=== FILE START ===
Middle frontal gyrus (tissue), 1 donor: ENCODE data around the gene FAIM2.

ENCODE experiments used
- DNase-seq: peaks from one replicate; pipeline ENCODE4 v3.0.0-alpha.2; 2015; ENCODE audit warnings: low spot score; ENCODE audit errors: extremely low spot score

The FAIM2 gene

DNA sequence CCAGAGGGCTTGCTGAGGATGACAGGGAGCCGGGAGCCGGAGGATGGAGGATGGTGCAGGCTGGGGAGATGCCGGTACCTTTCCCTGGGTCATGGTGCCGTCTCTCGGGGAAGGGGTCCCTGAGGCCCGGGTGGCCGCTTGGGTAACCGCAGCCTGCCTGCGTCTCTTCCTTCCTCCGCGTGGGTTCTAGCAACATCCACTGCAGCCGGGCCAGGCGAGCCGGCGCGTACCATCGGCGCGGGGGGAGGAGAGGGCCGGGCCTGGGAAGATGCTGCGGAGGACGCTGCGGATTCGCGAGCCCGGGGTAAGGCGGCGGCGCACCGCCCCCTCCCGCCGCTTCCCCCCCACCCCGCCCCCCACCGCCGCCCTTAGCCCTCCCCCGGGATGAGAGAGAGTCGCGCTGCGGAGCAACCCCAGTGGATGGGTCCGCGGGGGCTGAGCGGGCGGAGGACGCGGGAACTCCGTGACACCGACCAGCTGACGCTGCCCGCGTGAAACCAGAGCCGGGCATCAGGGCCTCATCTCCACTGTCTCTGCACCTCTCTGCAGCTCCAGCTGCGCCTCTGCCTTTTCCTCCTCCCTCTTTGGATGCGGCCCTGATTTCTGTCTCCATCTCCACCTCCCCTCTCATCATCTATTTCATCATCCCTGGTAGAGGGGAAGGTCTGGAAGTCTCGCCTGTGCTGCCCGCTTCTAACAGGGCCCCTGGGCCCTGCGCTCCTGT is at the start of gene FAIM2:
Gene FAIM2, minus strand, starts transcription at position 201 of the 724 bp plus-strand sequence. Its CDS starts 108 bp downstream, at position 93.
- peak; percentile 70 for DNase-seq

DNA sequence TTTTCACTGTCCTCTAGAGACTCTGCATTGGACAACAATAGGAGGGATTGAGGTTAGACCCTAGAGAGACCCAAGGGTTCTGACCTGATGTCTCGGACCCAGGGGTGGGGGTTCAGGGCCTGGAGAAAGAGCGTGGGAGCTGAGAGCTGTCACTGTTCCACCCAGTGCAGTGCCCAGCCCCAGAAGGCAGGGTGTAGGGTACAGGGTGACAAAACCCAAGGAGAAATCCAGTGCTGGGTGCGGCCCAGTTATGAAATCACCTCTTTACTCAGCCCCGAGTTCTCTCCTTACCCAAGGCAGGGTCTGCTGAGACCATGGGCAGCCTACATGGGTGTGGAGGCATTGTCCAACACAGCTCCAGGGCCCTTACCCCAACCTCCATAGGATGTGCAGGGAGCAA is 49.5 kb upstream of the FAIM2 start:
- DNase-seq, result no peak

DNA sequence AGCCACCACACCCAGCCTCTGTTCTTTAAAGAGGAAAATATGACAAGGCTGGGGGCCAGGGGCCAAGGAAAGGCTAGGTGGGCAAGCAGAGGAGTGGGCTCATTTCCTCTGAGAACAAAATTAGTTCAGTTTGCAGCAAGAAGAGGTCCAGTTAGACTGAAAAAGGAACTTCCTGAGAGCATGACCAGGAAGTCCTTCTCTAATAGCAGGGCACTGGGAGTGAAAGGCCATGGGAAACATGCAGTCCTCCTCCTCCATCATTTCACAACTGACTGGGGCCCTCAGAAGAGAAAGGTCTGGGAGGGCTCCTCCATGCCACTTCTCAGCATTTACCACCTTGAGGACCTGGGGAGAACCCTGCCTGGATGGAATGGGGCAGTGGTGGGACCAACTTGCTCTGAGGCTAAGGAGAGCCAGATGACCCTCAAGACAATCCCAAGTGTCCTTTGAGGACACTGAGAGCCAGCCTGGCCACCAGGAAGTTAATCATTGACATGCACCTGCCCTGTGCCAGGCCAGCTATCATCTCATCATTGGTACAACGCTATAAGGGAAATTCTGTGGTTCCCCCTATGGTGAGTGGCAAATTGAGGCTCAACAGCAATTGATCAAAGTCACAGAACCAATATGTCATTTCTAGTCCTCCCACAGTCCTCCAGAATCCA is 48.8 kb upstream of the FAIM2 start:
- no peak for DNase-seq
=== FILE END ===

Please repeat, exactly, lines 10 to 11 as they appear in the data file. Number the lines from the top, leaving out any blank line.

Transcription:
DNA sequence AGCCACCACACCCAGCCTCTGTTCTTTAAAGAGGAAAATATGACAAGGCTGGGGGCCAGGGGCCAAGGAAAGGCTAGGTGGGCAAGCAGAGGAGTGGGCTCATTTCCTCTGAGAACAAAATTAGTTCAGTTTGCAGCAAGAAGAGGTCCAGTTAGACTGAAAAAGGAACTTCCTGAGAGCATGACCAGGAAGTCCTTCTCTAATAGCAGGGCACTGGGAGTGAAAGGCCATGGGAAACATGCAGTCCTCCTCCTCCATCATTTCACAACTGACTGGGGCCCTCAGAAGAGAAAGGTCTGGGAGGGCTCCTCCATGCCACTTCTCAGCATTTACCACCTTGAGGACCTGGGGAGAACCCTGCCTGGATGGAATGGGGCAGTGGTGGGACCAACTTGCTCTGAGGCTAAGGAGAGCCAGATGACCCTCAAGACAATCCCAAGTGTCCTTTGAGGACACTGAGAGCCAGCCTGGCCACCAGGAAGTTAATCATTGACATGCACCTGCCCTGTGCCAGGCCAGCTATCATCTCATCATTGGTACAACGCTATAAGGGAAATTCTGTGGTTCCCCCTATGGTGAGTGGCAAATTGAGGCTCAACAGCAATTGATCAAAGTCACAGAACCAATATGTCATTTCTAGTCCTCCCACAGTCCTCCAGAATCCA is 48.8 kb upstream of the FAIM2 start:
- no peak for DNase-seq